Hi all,

Here's one that has me stumped. I'm trying to build a system shell with a Tkinter GUI in Python, and I can't figure out what to do with one of the widgets. Here's the program concept:

I have two major widgets: a ScrolledText widget and an Entry widget. The purpose of the ScrolledText widget is to display the results (from STDOUT or STDERR) of what the user has typed. To that end, it is user-uneditable. The Entry widget contains both the prompt and the command line; when the application starts, this widget displays the prompt (which looks like "CURRENT_DIR >> "), steals focus from the application, and sets the cursor to the rightmost index, just after the double-carets. The Entry widget is bound to a command-processing function, so that when the user hits the Enter key, the command-processing function grabs whatever has been typed in the Entry widget and does the appropriate thing.

The problem: because Entry widgets are designed to let users do whatever they want to the text inside, the user can delete the prompt! This is no good. I need some way to protect the prompt text without disabling the entire widget. I don't want to move the prompt to another widget, because that will mess up the feel I'm trying to give the program (the feel shared by every terminal application ever created). The only solution I could come up with was to bind the Entry widget to a "correcting function" so that whenever Tk registers Backspace, Delete, or Left-click events, the function activates and rewrites whatever part of the prompt the user has gotten rid of. This seems to me like a pretty horrific kludge, and I'm sure it will backfire on me somehow.

Does anyone have any better ideas (within the confines of Tkinter)? Is there a secret widget I've never heard of that emulates terminals?

Thanks in advance for any help you can give. Here is the code (I ripped out the guts of the processing function to save space, and the kludge I mentioned is not included):

import os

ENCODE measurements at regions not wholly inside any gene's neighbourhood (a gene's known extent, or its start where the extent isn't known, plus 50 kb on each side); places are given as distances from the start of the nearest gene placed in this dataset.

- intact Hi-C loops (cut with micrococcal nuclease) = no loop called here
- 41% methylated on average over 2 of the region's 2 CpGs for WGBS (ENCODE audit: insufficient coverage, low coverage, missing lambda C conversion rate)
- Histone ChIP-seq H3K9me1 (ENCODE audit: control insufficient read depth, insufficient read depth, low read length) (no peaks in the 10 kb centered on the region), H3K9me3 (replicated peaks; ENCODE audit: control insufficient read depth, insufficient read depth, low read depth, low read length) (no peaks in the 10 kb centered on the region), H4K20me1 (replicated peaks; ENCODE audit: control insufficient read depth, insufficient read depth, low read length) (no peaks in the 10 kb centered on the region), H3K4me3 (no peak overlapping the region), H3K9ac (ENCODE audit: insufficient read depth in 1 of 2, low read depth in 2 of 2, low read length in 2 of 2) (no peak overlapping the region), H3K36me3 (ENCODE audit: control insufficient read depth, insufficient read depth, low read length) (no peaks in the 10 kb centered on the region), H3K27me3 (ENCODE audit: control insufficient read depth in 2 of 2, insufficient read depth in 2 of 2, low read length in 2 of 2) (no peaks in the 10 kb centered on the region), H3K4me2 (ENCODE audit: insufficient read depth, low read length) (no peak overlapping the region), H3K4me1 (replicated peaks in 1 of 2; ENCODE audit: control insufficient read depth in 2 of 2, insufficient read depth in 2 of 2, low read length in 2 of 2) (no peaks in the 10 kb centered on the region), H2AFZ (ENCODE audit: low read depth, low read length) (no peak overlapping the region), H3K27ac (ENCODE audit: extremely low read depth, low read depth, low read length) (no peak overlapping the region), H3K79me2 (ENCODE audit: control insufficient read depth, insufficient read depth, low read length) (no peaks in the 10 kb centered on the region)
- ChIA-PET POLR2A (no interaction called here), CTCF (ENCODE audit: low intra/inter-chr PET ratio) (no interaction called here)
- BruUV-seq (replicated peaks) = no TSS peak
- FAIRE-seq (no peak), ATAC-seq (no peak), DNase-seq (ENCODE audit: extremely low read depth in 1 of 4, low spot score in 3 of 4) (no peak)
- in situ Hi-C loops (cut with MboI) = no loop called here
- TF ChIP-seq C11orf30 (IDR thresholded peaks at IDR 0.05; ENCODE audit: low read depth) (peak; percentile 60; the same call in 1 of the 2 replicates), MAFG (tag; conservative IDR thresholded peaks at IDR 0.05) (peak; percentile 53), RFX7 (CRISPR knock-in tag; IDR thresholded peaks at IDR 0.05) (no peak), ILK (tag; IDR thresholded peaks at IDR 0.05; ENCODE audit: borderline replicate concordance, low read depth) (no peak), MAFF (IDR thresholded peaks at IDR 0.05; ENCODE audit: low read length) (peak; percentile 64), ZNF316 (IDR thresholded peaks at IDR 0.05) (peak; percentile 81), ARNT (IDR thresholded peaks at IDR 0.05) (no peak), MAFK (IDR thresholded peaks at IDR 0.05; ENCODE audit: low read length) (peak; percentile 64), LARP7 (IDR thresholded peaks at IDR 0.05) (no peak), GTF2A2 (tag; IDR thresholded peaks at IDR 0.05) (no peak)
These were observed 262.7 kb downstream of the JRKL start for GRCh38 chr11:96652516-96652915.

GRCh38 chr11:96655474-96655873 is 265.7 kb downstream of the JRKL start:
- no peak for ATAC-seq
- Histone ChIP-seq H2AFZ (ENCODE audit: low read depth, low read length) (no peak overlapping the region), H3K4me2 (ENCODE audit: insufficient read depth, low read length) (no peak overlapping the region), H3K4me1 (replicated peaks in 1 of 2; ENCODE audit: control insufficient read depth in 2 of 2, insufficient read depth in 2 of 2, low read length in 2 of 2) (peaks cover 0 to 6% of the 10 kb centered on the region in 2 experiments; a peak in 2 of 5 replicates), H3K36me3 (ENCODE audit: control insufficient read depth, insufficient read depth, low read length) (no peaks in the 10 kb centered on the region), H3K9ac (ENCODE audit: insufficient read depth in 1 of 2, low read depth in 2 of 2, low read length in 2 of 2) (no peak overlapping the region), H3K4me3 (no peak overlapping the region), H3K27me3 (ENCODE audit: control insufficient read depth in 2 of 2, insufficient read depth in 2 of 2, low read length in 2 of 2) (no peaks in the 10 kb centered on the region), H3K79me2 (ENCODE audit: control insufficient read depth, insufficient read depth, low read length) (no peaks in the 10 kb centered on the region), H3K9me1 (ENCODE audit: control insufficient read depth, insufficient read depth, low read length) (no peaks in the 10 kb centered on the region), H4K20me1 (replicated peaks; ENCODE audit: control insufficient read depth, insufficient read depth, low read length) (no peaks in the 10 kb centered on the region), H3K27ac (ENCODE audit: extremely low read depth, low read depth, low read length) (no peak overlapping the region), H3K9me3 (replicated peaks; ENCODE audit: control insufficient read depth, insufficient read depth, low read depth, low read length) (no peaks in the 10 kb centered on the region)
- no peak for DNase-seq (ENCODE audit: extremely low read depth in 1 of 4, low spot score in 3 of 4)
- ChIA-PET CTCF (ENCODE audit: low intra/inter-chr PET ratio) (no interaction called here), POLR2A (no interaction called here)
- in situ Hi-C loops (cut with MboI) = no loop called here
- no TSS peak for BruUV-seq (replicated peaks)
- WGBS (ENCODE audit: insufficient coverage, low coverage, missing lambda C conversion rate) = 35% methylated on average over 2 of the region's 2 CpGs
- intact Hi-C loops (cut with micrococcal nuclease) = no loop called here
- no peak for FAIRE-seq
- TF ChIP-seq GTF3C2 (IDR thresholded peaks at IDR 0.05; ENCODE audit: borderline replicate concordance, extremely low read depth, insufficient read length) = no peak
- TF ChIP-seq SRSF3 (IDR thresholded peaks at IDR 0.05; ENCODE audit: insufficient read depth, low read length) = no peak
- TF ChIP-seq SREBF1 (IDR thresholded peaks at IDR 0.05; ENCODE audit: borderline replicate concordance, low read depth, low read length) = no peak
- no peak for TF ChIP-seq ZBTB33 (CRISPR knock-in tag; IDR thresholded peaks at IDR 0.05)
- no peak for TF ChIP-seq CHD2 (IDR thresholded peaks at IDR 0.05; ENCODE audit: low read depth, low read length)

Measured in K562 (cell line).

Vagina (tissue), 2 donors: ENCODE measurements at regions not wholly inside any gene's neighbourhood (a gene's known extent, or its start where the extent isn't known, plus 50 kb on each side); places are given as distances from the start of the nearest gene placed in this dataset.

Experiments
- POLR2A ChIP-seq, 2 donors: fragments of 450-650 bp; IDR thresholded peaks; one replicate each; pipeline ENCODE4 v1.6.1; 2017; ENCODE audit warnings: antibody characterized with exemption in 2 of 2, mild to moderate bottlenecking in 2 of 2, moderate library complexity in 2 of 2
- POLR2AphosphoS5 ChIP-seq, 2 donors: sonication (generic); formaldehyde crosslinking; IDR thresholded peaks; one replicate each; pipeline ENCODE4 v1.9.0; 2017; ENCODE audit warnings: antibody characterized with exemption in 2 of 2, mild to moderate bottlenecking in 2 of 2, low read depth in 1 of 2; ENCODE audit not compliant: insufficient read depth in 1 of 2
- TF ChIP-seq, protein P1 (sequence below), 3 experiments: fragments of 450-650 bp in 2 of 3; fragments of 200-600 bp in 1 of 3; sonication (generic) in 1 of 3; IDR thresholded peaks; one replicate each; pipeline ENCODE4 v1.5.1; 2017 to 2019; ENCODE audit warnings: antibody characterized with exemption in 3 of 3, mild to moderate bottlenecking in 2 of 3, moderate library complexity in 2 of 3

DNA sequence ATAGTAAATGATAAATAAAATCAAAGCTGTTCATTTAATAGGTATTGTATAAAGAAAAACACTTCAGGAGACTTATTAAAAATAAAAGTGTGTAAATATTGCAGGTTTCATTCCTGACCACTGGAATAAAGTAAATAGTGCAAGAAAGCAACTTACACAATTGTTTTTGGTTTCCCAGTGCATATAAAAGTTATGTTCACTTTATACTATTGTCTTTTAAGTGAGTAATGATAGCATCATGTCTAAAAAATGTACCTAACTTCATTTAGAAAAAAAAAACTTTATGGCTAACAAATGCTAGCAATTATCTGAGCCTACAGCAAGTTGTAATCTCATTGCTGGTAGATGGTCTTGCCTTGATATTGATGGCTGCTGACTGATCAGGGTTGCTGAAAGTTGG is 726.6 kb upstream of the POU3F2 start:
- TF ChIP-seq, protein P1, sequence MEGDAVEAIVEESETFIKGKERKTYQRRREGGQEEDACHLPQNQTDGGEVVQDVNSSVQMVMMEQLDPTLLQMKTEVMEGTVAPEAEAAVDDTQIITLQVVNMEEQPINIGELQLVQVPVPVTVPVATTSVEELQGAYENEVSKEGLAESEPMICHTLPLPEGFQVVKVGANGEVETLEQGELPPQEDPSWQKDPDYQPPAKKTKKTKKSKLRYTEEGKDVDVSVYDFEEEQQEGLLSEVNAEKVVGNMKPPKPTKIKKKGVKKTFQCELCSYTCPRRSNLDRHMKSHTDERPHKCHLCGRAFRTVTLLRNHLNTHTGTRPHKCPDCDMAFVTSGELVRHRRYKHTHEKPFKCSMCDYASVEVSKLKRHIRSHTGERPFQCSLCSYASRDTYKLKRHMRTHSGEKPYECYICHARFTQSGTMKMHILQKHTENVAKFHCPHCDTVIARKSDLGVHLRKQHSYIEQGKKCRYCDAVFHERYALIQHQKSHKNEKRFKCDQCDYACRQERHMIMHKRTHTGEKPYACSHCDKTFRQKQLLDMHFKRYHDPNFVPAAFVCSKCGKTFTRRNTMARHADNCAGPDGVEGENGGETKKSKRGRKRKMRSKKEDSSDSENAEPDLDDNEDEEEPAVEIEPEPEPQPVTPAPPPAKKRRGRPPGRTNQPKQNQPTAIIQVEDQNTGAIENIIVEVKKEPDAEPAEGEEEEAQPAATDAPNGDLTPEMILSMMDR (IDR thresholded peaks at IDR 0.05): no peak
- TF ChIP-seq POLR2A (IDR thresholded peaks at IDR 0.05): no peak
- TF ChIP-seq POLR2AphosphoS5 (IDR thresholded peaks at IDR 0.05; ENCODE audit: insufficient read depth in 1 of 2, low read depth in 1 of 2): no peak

from Tkinter import *
from ScrolledText import ScrolledText
# -- The application class
class Dumbshell:
     # -- Initializes new instances of Dumbshell
     def __init__(self, root):
          # Set instance-specific variables (widget dimensions,
          # command variable)
          self.display_height = 20
          self.display_width = 80
          self.line_width = 80
          self.command = StringVar()
          self.command.set(os.path.basename(os.path.abspath("."))+ \
                           " >> ")
          # Add the window Frame to which all widgets will be bound
          self.mainframe = Frame(root)
          self.mainframe.pack()
          # Add a ScrolledText widget (the display)
          self.display = ScrolledText(self.mainframe,
                                     height=self.display_height,
                                     width=self.display_width,
                                     state=NORMAL)
          self.display.pack()
          # Blank out the display by inserting newlines
          # Ensures that our output gets printed at the bottom of the
          # display
          for x in range(self.display_height): self.display.insert(END, "\n")
          # Make the display user-uneditable by changing state to
          # DISABLED
          self.display.config(state=DISABLED)
          # Add an Entry widget (the command-line)
          self.entry = Entry(self.mainframe,
                             width=self.line_width,
                             textvariable=self.command,
                             state=NORMAL)
          self.entry.pack(anchor="w")
          # Bind the Entry widget to the Enter button and self.process
          self.entry.bind(sequence="<Return>", func=self.process)
          # Steal the focus
          self.entry.focus_set()
          # Send the cursor to the end of the prompt, where it belongs
          self.entry.icursor(END)
     # -- Processes entered commands, does the actual shell work
     def process(self, args):
          # First things first: print the entered command in the display
          self.sendToDisplay(self.command.get()+"\n")
          # Process it
          # Lots of complicated stuff happens here, don't worry about it
          # Reset the command window to display only the prompt
          self.command.set(os.path.basename(os.path.abspath("."))+ \
                           " >> ");